I’ve always wanted to publish a book, one that would do very well or be impactful in some way. I always thought it was a big goal. I have self-published a few books already, just to experiment with passive income. I took down two titles, one which was created out of uncopyrighted material from other bloggers, and another which was based off an old blog post I wrote. The last one, which I’ve kept up, was a short book with 100 beginner/intermediate Korean phrases/sentences. It sells maybe one copy per month. I didn’t put too much effort into it, in terms of the writing or promotion. If anything, I’d like to revise it. But, I’m not particularly invested in the idea.

I’ve had many ideas for books over the years. When I was younger, I thought about publishing a fictional story. Post-college, I leaned more into non-fiction.

These days, I think about writing a book about my experiences over the past three years or so, specifically about life with and after psychosis. I’ve debated about it. On one hand, I want to help others who have experienced something similar and educate those who know little about it. On the other hand, I wonder how much I should actually share. There’s some details that may be important, but I feel embarrassed to share. Though, there’s probably many authors who have felt the same. They probably skimmed over the details or just dove straight into what they wanted to share.

Recently, Steve Pavlina started writing about his participation in NaNoWriMo, which is an organization that promotes this event where you write 50,000 words in the month of November for a novel. At the time, I already planned to read for the month. And also, I didn’t have an interest in writing a novel. However, I did think about how I wanted to write a non-fiction.

I don’t really talk about my experiences with psychosis online. I mean, I’ve mentioned hearing voices. I’ve talked about mental health and coping skills. But, I never actually explained to strangers or even friends on the internet about what was going through my mind when I was experiencing psychosis. I never talked about the ups and the downs and how it affected my mindset.

I wondered if now is the right time to draft the book. I guess it’s never too early, technically. It’s better to document things early, so that you can always look back and see where you were. But when I think of a title like “Life After Psychosis” (the current title I’m thinking about), I feel like I should have accomplished more. I feel like I should be more stable, more independent, etc. But then again, this is real life, not fantasy. Sure, maybe life would look much different in a year or two, or even five years from now. But, this is my life now. This is my reality. This is my experience. I shouldn’t dismiss that.

I don’t want to dive straight into writing. I think I’d like to research it more. And also, I’d like to dedicate a 30-day challenge to it, writing at least 1000 words per day. Right now, I’m focused on my reading challenge (and my “coloring” challenge, if that counts). I also have other 30-day challenge ideas such as doing an Instagram Live each day, exercising daily (something short and simple), and trying various methods for improving my sleep (30 days to better sleep challenge). I’m not in a rush to write the book. Though, it’s definitely something I’d like to accomplish, hopefully before the time I hit 30. (Wow, 30-day challenge before 30! 😆)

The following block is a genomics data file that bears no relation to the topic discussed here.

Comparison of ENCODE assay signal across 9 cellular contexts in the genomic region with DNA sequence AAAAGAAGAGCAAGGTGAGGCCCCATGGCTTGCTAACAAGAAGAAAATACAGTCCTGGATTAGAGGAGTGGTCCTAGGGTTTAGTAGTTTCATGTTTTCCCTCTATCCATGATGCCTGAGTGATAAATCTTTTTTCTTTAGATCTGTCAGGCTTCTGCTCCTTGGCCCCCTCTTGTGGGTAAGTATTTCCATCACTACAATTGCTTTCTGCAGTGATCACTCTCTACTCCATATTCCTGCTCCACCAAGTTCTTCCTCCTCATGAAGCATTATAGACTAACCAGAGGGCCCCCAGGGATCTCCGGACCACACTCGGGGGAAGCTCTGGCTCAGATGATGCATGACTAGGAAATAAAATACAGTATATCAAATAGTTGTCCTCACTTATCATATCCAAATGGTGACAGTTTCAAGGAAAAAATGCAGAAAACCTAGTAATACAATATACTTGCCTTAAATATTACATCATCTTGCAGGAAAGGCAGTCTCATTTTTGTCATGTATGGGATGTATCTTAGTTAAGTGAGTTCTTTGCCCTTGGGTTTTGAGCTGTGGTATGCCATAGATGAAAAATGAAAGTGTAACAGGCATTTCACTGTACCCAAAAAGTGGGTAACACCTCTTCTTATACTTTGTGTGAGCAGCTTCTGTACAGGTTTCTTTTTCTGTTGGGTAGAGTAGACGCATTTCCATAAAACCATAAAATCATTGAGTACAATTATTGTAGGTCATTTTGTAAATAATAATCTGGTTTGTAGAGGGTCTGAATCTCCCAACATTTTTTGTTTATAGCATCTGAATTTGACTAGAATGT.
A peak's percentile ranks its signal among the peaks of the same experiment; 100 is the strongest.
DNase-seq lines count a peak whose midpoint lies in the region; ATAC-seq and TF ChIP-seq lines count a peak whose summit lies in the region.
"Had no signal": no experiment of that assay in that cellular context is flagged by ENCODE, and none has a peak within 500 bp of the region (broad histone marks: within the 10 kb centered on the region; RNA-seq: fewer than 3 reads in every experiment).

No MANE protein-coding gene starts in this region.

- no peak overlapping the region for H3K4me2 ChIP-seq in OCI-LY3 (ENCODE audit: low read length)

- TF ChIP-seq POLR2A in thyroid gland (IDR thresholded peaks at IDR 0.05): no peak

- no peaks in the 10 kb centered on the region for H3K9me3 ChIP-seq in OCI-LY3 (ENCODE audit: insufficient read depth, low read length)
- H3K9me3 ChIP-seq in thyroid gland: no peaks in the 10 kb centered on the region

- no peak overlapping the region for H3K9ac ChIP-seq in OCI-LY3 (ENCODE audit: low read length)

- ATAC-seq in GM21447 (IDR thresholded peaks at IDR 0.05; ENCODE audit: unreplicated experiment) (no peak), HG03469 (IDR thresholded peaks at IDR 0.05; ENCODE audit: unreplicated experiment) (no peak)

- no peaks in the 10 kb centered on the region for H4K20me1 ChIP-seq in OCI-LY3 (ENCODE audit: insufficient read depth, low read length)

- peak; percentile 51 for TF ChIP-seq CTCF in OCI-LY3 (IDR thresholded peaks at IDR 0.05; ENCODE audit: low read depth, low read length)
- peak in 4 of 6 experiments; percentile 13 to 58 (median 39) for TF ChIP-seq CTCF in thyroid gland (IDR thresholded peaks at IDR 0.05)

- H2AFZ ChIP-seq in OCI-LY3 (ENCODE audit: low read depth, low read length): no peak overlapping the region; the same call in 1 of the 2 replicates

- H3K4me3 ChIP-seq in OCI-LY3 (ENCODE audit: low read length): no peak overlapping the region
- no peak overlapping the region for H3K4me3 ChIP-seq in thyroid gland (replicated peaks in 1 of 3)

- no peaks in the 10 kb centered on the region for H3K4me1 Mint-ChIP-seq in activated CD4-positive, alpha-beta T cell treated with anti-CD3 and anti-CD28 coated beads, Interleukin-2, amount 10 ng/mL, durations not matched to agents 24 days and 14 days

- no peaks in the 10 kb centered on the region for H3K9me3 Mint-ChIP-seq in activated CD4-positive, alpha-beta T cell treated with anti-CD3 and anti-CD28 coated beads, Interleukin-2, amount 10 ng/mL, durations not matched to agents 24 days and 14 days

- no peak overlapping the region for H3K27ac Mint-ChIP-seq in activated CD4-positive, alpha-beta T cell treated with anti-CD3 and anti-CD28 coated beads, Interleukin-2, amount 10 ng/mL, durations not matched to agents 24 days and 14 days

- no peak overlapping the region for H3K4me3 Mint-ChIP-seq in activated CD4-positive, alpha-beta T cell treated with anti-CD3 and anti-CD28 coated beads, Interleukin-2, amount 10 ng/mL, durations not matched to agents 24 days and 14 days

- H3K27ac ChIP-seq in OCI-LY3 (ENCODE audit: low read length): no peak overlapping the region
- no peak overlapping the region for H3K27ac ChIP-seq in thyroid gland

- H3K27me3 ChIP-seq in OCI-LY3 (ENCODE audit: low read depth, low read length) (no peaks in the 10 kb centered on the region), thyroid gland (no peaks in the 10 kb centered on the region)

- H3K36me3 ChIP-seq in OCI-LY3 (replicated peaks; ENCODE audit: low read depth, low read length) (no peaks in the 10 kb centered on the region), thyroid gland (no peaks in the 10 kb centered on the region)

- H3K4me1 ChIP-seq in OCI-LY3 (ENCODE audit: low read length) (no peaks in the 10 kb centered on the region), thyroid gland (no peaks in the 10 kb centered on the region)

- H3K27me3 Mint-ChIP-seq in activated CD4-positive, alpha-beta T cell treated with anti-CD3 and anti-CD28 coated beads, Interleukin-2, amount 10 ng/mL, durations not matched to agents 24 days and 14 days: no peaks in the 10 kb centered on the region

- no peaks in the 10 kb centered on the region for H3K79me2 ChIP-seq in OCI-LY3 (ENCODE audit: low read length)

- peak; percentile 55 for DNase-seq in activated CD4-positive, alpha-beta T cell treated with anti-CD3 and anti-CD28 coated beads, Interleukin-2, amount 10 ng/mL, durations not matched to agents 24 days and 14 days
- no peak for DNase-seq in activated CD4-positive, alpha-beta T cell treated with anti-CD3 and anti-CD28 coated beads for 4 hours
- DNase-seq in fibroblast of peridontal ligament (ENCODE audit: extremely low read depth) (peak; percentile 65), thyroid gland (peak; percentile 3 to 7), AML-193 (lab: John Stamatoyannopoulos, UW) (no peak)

I was thinking about going the self-published route. Though, working with a mental health book publisher wouldn’t be a bad idea. They’d definitely know how to market better. I’m not doubting my abilities, but for my first book, the publishing route might be nicer. I’m open to either of these options. I’d like it if it reached a wide audience though.

This would be the first time that I’d be writing something so long that is my own original content. I mean, I’ve written plenty of blog posts in the past. But, a book typically requires structure and organization. It requires more planning so that it will be cohesive and simple to read.

I remember writing fan fictions in the past. I never really organized them well. I just started with the story and went in sequential order, adding chapter by chapter. I never finished the stories, though. And, I couldn’t just jump ahead or go back. I had to continue where I left off, because I was publishing it online and my readers were expecting that. If I wrote it all beforehand, which I never thought of before, then I could have waited to publish it after I finished.

I think if I write this book, I’ll just write whatever ideas come to mind, similar to how I write a blog post. I’ll worry about the editing later. I have a few friends who might be able to help with that too. So, I don’t have to go it alone.

So, writing a book is on my bucket list. I didn’t really have a bucket list for the past two years because it was hard for me to accomplish goals. But recently, I’ve been becoming better at it.

I also think that because I’ve been getting back into blogging, I think of writing more. I think about having more of an impact through my writing. I think about reaching a wider audience of readers. I think about how I can help. I think about how other books have helped me in different ways, or have sparked something in me. And I think, “I want to do that too!”

I don’t know when I’ll start this goal, but now that I’m publicly announced it, you all know! Feel free to share your advice or your encouragement. I’m not going to work on publishing a book right away, but the idea is there. Everything in our reality was first an idea. Well, with the exception of the voice I hear maybe… which is another story. But anyway, I hope to bring this idea to fruition before my 30th birthday. 🙂

Comments are closed, but trackbacks and pingbacks are open.